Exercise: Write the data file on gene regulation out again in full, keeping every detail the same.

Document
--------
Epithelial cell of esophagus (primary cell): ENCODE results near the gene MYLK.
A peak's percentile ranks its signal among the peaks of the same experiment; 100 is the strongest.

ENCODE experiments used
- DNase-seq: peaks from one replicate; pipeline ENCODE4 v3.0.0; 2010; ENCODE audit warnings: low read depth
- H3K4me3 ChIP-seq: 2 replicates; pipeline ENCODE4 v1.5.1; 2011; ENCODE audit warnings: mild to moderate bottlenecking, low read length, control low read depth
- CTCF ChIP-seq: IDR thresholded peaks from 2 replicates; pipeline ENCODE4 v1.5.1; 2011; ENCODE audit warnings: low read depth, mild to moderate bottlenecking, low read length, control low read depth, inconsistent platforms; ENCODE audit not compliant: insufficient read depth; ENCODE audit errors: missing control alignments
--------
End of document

Epithelial cell of esophagus (primary cell): ENCODE results near the gene MYLK.
A peak's percentile ranks its signal among the peaks of the same experiment; 100 is the strongest.

ENCODE experiments used
- DNase-seq: peaks from one replicate; pipeline ENCODE4 v3.0.0; 2010; ENCODE audit warnings: low read depth
- H3K4me3 ChIP-seq: 2 replicates; pipeline ENCODE4 v1.5.1; 2011; ENCODE audit warnings: mild to moderate bottlenecking, low read length, control low read depth
- CTCF ChIP-seq: IDR thresholded peaks from 2 replicates; pipeline ENCODE4 v1.5.1; 2011; ENCODE audit warnings: low read depth, mild to moderate bottlenecking, low read length, control low read depth, inconsistent platforms; ENCODE audit not compliant: insufficient read depth; ENCODE audit errors: missing control alignments